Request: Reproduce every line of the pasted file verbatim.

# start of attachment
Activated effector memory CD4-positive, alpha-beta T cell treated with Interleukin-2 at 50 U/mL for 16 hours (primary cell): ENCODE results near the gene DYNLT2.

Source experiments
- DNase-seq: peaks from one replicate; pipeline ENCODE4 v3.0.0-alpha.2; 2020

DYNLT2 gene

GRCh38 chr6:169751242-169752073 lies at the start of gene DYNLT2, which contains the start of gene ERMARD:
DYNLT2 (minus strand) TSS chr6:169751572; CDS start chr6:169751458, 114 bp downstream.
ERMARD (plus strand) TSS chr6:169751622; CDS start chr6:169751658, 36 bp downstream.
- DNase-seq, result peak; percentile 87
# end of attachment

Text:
Activated effector memory CD4-positive, alpha-beta T cell treated with Interleukin-2 at 50 U/mL for 16 hours (primary cell): ENCODE results near the gene DYNLT2.

Source experiments
- DNase-seq: peaks from one replicate; pipeline ENCODE4 v3.0.0-alpha.2; 2020

DYNLT2 gene

GRCh38 chr6:169751242-169752073 lies at the start of gene DYNLT2, which contains the start of gene ERMARD:
DYNLT2 (minus strand) TSS chr6:169751572; CDS start chr6:169751458, 114 bp downstream.
ERMARD (plus strand) TSS chr6:169751622; CDS start chr6:169751658, 36 bp downstream.
- DNase-seq, result peak; percentile 87